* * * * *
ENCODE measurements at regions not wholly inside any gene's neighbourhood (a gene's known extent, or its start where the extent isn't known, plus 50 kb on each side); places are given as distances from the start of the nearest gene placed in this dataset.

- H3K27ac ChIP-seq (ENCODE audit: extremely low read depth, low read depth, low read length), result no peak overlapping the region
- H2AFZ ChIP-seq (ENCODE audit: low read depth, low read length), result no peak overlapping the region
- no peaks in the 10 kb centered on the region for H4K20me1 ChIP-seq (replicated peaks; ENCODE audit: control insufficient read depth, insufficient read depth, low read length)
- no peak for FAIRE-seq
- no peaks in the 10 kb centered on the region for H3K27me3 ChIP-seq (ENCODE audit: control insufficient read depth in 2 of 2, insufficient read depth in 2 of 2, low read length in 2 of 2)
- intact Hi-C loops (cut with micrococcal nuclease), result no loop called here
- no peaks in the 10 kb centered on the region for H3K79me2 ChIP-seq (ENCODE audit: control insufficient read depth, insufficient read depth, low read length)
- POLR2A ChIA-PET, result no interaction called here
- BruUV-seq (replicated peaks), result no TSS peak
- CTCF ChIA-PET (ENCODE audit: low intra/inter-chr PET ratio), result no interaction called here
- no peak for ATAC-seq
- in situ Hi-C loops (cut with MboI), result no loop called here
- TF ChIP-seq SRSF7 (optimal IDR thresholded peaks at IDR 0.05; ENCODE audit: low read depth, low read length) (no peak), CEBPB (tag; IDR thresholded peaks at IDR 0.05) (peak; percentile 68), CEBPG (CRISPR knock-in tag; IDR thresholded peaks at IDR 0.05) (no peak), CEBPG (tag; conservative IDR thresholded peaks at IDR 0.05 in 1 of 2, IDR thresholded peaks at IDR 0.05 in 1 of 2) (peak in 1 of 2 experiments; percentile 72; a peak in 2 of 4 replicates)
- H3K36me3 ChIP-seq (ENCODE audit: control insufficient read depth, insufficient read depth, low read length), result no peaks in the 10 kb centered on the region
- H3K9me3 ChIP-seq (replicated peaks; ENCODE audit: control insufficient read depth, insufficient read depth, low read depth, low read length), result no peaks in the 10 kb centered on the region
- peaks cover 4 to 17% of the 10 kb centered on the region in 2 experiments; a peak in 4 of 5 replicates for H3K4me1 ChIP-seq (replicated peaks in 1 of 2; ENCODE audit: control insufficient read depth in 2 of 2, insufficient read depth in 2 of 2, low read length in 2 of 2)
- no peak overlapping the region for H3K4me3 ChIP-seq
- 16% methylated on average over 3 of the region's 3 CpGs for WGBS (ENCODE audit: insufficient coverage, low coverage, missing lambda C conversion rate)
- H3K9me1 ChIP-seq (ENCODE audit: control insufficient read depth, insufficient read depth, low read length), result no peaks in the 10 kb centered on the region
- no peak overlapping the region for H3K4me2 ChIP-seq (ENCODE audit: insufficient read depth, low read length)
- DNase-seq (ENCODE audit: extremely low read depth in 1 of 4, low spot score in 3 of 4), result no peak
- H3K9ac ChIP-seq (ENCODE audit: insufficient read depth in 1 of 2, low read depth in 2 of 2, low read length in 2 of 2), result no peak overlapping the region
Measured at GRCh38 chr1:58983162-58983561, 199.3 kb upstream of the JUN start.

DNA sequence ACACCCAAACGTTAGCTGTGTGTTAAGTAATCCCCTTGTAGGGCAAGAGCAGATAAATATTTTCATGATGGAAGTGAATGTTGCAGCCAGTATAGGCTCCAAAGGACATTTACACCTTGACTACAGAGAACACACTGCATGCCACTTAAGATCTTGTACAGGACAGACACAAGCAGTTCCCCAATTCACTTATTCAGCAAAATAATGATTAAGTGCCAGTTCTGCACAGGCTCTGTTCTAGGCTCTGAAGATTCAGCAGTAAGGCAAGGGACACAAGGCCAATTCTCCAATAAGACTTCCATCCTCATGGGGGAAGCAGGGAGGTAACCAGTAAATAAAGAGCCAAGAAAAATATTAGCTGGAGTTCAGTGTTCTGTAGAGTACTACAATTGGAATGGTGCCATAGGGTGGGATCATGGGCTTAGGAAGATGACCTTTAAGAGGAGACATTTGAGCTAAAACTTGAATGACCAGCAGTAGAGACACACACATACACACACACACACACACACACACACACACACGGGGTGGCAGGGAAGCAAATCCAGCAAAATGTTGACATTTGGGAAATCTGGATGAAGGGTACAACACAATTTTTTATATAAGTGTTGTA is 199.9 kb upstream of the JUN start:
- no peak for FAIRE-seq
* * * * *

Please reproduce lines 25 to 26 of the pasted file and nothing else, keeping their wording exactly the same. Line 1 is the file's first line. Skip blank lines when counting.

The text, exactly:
DNA sequence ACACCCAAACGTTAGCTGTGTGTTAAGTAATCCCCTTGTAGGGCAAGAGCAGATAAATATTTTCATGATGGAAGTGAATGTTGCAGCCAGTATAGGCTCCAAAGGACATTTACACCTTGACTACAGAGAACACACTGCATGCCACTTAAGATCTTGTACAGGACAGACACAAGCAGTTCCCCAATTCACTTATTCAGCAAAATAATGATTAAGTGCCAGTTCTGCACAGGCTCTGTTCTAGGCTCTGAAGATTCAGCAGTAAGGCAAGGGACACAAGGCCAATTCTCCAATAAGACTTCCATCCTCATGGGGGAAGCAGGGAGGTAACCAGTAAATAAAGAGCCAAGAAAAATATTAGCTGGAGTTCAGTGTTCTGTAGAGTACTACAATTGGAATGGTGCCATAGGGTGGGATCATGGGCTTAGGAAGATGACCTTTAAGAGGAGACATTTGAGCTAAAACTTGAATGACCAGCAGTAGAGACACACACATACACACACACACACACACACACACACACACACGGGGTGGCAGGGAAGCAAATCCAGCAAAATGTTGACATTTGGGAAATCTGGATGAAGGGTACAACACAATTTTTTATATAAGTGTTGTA is 199.9 kb upstream of the JUN start:
- no peak for FAIRE-seq